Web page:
The world of work has been transformed by the dramatic power of globalization that has reshaped when, where, and how work is performed. By eroding the barriers of time and distance, the global workplace requires individuals to communicate meaningfully with diverse others to solve problems that transcend geographic, economic, cultural, and social divides. In this rapidly changing global society, college and university graduates need to have the awareness, knowledge, and skills to succeed in a diverse, interconnected workplace and social context. As Thomas Friedman points out, high-wage, middle-skilled jobs have disappeared, and the capacity to innovate, as well as skills like communication and critical thinking, are more important than academic knowledge. Whereas prior generations tried to find existing jobs, the new generation instead has to invent jobs. As a result, the goal of education has changed. Individuals must be “innovation ready”—ready to add value to whatever they do. The result is the need for greater accountability in educational processes, or what Friedman terms “Accountability 2.0.”
Cultural competence is a critical skill needed by college graduates for success in a diverse global society. In this article, we explore how the attainment of cultural competence by college graduates strengthens accountability in educational processes. Cultural competence refers to the awareness, knowledge, and skills needed to communicate and engage with others who are different from oneself through interactions characterized by mutuality and respect. In Rethinking Cultural Competence: An Ecological Framework for Student Development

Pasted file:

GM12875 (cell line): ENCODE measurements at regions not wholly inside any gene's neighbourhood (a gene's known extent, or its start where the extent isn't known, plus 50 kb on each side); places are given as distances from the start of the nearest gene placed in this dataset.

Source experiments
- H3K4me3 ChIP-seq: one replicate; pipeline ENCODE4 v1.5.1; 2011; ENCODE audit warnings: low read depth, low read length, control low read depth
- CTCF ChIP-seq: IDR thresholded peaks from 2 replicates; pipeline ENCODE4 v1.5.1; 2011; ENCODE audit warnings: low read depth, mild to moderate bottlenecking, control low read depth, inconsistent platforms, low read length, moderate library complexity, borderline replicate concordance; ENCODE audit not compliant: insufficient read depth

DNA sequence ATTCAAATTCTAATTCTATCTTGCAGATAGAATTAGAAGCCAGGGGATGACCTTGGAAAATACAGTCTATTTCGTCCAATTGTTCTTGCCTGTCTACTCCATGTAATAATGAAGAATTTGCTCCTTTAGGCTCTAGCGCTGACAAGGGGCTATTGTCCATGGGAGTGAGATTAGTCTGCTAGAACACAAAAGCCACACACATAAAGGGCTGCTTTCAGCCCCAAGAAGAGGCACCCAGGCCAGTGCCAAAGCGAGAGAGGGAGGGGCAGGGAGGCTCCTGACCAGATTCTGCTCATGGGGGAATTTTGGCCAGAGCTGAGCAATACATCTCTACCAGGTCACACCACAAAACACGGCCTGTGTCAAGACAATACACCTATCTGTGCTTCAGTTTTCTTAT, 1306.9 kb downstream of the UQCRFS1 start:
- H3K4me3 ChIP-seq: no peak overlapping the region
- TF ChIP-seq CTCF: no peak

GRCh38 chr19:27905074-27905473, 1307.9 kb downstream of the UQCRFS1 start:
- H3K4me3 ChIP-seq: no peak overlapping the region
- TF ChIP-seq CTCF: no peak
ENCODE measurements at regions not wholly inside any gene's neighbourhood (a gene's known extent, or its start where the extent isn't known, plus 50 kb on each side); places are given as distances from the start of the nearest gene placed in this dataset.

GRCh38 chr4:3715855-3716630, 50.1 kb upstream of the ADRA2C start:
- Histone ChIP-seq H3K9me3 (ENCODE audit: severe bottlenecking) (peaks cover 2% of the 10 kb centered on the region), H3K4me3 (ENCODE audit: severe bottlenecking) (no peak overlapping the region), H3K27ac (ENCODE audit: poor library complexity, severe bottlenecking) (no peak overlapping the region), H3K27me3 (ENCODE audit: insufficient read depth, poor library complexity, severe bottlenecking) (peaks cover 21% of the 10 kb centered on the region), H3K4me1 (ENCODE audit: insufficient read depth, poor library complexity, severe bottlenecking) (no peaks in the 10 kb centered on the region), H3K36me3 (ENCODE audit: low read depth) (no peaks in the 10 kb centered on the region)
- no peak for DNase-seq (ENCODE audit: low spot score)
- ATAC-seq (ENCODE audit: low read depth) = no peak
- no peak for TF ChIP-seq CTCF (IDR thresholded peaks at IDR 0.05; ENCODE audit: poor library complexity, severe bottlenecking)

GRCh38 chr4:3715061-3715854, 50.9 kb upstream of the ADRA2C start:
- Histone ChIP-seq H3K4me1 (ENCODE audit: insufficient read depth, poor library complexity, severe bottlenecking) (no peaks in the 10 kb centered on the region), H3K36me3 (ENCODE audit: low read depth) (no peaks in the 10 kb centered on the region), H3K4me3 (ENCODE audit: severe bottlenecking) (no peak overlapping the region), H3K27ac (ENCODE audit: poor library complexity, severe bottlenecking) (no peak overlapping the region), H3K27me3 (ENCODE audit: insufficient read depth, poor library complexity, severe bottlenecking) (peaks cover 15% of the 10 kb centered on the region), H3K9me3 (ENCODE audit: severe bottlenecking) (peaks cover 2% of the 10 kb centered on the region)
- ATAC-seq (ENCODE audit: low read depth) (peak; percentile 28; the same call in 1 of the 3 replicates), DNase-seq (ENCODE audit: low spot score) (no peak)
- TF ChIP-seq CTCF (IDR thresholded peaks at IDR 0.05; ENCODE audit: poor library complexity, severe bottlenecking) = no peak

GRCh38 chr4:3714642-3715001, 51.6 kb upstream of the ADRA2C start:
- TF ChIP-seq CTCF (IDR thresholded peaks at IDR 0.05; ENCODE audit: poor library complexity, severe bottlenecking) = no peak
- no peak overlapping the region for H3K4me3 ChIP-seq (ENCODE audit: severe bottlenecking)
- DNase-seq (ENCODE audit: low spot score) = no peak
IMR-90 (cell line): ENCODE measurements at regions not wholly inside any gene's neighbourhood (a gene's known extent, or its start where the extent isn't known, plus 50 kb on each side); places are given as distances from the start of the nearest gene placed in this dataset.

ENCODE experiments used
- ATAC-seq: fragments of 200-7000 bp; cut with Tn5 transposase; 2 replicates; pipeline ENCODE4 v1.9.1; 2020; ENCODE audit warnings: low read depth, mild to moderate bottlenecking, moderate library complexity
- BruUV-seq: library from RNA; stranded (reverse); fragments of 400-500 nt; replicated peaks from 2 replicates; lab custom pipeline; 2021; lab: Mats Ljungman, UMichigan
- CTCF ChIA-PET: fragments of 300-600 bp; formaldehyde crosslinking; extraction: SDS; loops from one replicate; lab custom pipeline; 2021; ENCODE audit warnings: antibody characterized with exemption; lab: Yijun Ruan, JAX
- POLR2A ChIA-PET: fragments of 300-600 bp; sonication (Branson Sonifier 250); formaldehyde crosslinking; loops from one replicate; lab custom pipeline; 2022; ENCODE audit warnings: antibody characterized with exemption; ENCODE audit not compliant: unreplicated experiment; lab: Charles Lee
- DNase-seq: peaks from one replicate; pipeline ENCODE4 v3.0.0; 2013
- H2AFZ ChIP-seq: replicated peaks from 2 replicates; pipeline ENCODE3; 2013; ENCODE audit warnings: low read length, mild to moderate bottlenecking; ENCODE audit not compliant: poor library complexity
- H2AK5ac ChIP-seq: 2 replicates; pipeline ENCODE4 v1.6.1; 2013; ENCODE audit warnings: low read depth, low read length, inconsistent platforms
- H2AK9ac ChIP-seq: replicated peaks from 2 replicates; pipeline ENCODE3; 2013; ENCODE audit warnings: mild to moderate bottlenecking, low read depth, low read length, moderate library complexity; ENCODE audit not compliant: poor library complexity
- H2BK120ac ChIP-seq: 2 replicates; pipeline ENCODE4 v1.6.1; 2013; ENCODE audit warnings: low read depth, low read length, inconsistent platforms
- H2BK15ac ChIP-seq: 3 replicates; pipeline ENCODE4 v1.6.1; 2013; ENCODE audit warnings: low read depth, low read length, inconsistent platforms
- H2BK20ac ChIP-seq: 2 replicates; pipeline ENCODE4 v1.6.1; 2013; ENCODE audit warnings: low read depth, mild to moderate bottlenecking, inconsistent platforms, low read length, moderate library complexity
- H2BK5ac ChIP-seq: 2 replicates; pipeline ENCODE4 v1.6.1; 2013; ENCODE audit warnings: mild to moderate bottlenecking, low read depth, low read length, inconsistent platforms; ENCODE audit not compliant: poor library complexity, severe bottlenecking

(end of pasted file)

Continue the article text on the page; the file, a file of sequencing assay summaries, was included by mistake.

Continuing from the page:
(Jossey-Bass, 2016), we introduce the term “diversity competence” as a more relevant conceptualization in higher education because it encompasses the multiple types of diversity experiences on campus, whether in the curriculum, co-curriculum, service learning, residential arrangements, or interactions across difference.
Two external accountability frameworks offer the opportunity for colleges and universities to link the attainment of cultural or diversity competence by students with educational outcomes, what Friedman calls “Accountability 2.0.” First, the systems-based focus of regional accreditation provides criteria that enable colleges and universities to demonstrate the ways in which diversity learning outcomes are realized within the educational continuum.
Common themes that address diversity learning across the seven regional accrediting agencies include:
- Structural diversity that takes into account the changing demographics of the student body as well as the faculty and staff. As research reveals, compositional diversity on campus offers the opportunity for diverse faculty role models, inclusive classroom experiences, introduction to diverse perspectives, increased cross-racial interactions, and alignment with the institutional mission;
- Institutional integrity that connects an institution’s espoused mission and values with the day-to-day experiences of students, faculty, and staff in an inclusive learning environment;